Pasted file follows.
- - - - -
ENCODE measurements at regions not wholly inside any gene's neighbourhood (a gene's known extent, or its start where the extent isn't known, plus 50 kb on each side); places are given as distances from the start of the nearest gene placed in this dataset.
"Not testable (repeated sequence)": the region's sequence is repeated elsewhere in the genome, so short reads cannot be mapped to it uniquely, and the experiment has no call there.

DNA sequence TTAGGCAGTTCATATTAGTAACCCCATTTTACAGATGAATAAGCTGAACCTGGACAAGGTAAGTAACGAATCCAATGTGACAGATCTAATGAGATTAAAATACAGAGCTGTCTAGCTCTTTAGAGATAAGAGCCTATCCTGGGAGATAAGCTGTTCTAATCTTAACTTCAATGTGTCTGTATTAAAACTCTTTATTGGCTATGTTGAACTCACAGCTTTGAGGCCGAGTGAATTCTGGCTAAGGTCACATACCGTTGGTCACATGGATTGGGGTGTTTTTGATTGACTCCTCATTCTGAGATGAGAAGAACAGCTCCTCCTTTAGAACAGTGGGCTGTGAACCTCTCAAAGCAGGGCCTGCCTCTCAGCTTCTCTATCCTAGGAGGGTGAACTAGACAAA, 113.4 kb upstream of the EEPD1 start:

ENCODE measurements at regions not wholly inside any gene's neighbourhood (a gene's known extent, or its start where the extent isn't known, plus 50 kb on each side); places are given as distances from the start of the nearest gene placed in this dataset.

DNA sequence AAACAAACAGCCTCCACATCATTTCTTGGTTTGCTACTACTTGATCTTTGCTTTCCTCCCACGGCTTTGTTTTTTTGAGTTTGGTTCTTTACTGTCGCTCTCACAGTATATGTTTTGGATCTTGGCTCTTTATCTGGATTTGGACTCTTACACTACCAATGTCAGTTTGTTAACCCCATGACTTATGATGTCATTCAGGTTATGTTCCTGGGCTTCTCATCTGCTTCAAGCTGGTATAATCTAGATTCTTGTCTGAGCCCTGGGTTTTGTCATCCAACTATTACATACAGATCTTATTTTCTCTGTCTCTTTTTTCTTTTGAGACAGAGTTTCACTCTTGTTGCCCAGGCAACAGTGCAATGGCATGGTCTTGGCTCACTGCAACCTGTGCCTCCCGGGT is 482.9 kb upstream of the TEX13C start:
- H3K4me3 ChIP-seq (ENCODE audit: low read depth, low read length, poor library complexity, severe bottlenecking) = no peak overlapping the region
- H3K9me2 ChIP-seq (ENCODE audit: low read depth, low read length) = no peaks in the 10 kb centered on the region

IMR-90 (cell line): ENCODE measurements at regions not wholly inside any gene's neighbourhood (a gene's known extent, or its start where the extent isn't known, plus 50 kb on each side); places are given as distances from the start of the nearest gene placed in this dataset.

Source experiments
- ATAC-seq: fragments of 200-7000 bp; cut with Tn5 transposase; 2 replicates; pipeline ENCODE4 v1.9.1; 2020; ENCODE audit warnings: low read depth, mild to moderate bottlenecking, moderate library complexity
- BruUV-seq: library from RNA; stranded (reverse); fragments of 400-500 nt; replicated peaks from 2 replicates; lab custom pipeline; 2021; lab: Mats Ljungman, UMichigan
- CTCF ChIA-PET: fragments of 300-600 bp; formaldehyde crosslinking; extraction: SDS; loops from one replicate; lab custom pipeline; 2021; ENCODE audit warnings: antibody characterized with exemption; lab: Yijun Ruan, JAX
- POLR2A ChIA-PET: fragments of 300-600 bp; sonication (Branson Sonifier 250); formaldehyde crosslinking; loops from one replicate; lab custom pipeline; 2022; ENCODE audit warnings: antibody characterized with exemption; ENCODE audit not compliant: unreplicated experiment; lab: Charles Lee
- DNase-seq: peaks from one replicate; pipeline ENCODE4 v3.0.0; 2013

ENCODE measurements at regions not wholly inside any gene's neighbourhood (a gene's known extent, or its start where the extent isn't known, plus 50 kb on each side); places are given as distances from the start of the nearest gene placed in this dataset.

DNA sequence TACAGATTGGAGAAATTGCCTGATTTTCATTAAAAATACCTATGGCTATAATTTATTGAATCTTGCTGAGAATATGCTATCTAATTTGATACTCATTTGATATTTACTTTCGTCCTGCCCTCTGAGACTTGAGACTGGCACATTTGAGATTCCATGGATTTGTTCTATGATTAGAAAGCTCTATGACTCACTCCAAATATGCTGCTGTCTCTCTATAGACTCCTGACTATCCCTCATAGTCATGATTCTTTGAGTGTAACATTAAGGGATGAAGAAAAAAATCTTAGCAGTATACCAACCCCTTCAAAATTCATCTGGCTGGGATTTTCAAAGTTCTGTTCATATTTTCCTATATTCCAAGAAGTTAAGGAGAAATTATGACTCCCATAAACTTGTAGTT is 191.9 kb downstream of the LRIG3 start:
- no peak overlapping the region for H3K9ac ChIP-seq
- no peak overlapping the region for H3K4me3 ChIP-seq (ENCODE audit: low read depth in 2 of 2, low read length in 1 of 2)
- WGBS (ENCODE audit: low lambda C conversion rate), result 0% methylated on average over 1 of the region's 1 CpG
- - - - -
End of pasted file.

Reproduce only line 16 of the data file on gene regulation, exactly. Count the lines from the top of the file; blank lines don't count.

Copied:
DNA sequence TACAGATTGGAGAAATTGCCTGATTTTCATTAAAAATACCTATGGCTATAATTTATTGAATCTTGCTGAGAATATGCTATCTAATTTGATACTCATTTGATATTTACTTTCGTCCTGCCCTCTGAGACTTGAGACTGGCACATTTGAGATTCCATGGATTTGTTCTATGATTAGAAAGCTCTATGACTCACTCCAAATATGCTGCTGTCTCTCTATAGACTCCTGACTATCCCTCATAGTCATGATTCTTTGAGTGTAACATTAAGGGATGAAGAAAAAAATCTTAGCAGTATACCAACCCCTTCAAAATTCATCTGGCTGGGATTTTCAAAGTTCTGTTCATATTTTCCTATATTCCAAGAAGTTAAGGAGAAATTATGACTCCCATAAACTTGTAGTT is 191.9 kb downstream of the LRIG3 start: